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Original Research ARTICLE

Front. Bioeng. Biotechnol., 02 May 2017 |

Hand Grasping Synergies As Biometrics

  • 1Sensorimotor Control Laboratory, Department of Biomedical Engineering, Chemistry, and Biological Sciences, Stevens Institute of Technology, Hoboken, NJ, USA
  • 2Department of Electrical and Computer Engineering, Carnegie Mellon University, Pittsburgh, PA, USA

Recently, the need for more secure identity verification systems has driven researchers to explore other sources of biometrics. This includes iris patterns, palm print, hand geometry, facial recognition, and movement patterns (hand motion, gait, and eye movements). Identity verification systems may benefit from the complexity of human movement that integrates multiple levels of control (neural, muscular, and kinematic). Using principal component analysis, we extracted spatiotemporal hand synergies (movement synergies) from an object grasping dataset to explore their use as a potential biometric. These movement synergies are in the form of joint angular velocity profiles of 10 joints. We explored the effect of joint type, digit, number of objects, and grasp type. In its best configuration, movement synergies achieved an equal error rate of 8.19%. While movement synergies can be integrated into an identity verification system with motion capture ability, we also explored a camera-ready version of hand synergies—postural synergies. In this proof of concept system, postural synergies performed well, but only when specific postures were chosen. Based on these results, hand synergies show promise as a potential biometric that can be combined with other hand-based biometrics for improved security.


Identity theft has become a common crime that affects about 7% of the population each year (Harrell, 2015). Passwords and social security numbers are the most common forms of identity verification. Biometrics, or recordable biological measurements, have also been integrated into identity verification systems (Jain et al., 2007). Although there is still much progress to be made in the field (Jain et al., 2006), biometrics eliminates the need for password memorization and offer heightened security. Researched biometrics include palm prints/fingerprints (Jain et al., 2007), iris or retina scans (Hill, 2002), face images (Heo and Savvides, 2012), and electroencephalography signals (Ruiz-Blondet et al., 2016). Recently, researchers have explored the potential of other hand biometrics, including vein patterns (Wang et al., 2008), hand geometry (de-Santos-Sierra et al., 2011), and palm prints (Kumar et al., 2003). The common factor of these identity verification methods is their basis on statically recorded information, usually in the form of a feature matrix, which is then encrypted on a server. While the complexity of feature matrix derivation, encryption methods, and server safety sets the level of security, the fact remains that information can be stolen and used. Recently, Experian, a company commonly used for credit checks and even identity theft protection, was the target of a hack, resulting in the theft of records for approximately 15 million people (Nasr, 2015). This included encrypted social security numbers, passport numbers, and driver’s license numbers. Soon after, a data breach of The United States Office of Personnel Management led to the loss of social security numbers, fingerprints, and other identifiable information, of 21.5 million people (Nakashina, 2015). Moreover, certain biometrics, such as iris scans, can potentially be forged in order to gain entry into biometric-based systems (Ruiz-Albacete et al., 2008). These reports reveal the need for identity verifications systems that do not only rely on static images, scans, or numbers.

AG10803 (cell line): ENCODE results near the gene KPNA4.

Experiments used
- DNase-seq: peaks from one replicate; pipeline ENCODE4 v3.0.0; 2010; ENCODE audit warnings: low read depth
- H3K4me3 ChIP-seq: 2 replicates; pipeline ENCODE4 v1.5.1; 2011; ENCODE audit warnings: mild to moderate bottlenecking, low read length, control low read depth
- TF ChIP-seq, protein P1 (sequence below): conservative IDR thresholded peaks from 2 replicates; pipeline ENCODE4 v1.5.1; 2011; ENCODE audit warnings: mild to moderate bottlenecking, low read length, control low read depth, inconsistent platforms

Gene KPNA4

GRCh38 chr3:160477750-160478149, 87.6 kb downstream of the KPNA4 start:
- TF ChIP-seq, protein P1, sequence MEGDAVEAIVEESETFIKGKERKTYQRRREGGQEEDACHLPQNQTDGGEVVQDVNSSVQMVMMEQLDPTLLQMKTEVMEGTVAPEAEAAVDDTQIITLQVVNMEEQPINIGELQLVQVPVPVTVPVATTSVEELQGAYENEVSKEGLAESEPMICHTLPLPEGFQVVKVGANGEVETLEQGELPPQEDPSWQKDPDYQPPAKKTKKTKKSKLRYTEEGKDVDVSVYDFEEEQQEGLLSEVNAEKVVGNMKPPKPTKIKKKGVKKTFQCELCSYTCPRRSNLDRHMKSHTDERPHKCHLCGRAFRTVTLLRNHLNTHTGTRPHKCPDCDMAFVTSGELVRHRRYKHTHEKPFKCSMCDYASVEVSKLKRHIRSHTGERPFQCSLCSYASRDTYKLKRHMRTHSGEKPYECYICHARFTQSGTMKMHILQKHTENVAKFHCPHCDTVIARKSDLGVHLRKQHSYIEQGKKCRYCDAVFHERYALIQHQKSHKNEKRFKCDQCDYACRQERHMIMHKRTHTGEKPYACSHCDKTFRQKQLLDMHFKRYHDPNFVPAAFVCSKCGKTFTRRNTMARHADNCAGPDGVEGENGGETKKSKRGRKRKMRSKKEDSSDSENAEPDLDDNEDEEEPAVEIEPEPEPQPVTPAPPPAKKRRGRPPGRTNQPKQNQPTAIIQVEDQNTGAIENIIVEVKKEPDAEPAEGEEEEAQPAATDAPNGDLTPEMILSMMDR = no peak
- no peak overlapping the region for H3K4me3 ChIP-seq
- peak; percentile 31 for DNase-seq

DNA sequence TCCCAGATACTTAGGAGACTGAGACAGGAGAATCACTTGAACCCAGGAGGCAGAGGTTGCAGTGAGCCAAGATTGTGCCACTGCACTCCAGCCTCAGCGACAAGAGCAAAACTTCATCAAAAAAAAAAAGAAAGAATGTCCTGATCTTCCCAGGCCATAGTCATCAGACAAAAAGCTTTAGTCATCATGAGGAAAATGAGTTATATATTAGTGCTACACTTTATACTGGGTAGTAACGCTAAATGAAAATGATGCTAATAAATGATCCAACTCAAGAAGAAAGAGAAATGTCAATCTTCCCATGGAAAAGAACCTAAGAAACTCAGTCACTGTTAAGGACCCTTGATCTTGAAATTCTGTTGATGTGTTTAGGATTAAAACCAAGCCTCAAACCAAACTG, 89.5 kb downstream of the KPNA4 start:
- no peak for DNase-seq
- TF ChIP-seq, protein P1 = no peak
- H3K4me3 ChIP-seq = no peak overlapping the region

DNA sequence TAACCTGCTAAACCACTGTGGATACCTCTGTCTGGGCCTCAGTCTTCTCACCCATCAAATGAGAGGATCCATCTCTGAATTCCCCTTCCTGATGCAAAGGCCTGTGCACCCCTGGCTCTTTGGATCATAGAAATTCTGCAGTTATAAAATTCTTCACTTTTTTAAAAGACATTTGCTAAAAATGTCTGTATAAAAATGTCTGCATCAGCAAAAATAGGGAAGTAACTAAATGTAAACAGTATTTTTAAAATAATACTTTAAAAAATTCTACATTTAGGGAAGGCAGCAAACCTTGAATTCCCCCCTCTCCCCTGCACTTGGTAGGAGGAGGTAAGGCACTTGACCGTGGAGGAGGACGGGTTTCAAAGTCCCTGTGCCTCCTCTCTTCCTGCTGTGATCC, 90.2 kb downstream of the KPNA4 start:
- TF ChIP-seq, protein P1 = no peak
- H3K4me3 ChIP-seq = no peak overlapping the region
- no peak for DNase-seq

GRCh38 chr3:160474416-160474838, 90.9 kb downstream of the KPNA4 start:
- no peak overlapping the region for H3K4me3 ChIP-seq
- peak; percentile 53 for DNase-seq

Human movement may seem as simple as multiple joints working in parallel to accomplish a task. However, the complete architecture of motor control is still not understood (Scott, 2012). Based on an individual’s anatomy, different neural commands are required to complete the same task across individuals. Furthermore, each individual has advanced his/her motor skills over years of learning. This includes acquisition of basic grasps as an infant to more dexterous motor control such as piano playing and typing. Importantly, these characteristics cannot be forgotten or voluntarily reproduced by another individual. Recently, researchers have taken advantage of the complexity in human movement for use in identity verification systems. Keystroke dynamics involves characterizing keyboard inputs, such as keystroke latencies and durations, finger placement, and finger pressure, to determine a user’s unique typing characteristics (Monrose and Rubin, 2000). Optimized string inputs (i.e., alphanumeric, unstructured vs structured) and classification algorithms have propelled this field of biometrics to commercial use. However, factors, such as emotional state (Epp et al., 2011), keyboard type, and user position, may affect performance (Banerjee and Woodard, 2012). In an attempt to reduce the lengthy time needed to register and identify a user when using keystroke dynamics, Roth et al. (2014) introduced a typing posture biometric that characterizes the shape and position of hands during typing and later introduced keystroke sound (Roth et al., 2015). As a relatively new biometric, these typing characteristics still need to be optimized in order to reduce equal error rate (EER). Arm movement biometrics may be a more appropriate option for individuals without basic typing skills. In-air signatures captured either by camera (Mendels et al., 2014) and smartphones (Casanova et al., 2010; Blanco-Gonzalo et al., 2014) have shown promising results. In an attempt to leverage the complexity of hand movements, in-air signatures of a person’s name (Kamel et al., 2008) or a unique password expressed through American Sign Language (Fong et al., 2013) and touchscreen dynamic (Sae-Bae et al., 2012; Frank et al., 2013) have also been introduced.